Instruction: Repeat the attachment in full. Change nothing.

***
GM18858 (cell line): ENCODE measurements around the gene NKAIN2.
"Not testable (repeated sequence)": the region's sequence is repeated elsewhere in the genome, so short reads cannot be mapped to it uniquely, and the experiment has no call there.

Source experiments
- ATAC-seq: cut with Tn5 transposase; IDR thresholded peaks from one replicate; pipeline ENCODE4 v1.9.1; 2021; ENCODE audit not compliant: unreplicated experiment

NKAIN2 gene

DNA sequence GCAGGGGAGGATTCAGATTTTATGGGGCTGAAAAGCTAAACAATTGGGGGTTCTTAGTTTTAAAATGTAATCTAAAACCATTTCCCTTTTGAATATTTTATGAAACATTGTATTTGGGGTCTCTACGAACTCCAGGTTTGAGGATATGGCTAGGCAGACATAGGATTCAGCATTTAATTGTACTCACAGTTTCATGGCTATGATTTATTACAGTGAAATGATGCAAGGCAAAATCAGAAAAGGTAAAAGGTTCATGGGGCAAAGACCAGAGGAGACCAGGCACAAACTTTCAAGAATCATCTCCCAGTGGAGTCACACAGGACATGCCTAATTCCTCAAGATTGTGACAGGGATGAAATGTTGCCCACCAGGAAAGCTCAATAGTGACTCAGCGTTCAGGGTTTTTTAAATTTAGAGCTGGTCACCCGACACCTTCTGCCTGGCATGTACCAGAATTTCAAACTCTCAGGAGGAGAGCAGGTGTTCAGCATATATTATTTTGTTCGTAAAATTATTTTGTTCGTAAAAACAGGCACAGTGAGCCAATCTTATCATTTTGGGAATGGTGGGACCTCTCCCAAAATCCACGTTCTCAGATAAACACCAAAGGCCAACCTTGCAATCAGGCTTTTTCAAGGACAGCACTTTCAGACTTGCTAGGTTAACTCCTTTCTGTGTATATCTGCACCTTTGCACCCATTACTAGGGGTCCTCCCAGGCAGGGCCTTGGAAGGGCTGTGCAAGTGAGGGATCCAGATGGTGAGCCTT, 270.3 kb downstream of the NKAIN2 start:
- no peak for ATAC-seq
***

GM18858 (cell line): ENCODE measurements around the gene NKAIN2.
"Not testable (repeated sequence)": the region's sequence is repeated elsewhere in the genome, so short reads cannot be mapped to it uniquely, and the experiment has no call there.

Source experiments
- ATAC-seq: cut with Tn5 transposase; IDR thresholded peaks from one replicate; pipeline ENCODE4 v1.9.1; 2021; ENCODE audit not compliant: unreplicated experiment

NKAIN2 gene

DNA sequence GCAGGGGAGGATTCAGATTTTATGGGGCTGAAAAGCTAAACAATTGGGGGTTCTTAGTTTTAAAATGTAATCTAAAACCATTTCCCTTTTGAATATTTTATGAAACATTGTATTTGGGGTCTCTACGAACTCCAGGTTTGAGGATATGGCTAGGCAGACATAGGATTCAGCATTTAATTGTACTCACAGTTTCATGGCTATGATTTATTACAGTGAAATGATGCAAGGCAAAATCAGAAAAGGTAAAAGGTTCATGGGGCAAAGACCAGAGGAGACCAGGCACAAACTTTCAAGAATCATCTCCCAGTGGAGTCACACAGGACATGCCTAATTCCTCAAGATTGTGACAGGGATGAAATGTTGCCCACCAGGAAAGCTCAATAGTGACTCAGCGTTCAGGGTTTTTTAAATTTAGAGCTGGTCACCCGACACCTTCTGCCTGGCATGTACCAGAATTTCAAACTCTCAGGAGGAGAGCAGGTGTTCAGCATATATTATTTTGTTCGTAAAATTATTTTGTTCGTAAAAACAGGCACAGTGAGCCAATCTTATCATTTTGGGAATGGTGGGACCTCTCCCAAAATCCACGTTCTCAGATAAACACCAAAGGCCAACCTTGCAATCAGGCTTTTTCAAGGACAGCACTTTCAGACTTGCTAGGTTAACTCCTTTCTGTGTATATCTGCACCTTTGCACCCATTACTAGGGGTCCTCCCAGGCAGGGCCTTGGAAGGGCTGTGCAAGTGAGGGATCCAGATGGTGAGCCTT, 270.3 kb downstream of the NKAIN2 start:
- no peak for ATAC-seq